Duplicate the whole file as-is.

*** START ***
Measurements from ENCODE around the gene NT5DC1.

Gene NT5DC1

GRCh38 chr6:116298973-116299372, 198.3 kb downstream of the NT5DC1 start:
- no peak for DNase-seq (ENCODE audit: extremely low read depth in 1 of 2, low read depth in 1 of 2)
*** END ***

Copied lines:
Measurements from ENCODE around the gene NT5DC1.

Gene NT5DC1

GRCh38 chr6:116298973-116299372, 198.3 kb downstream of the NT5DC1 start:
- no peak for DNase-seq (ENCODE audit: extremely low read depth in 1 of 2, low read depth in 1 of 2)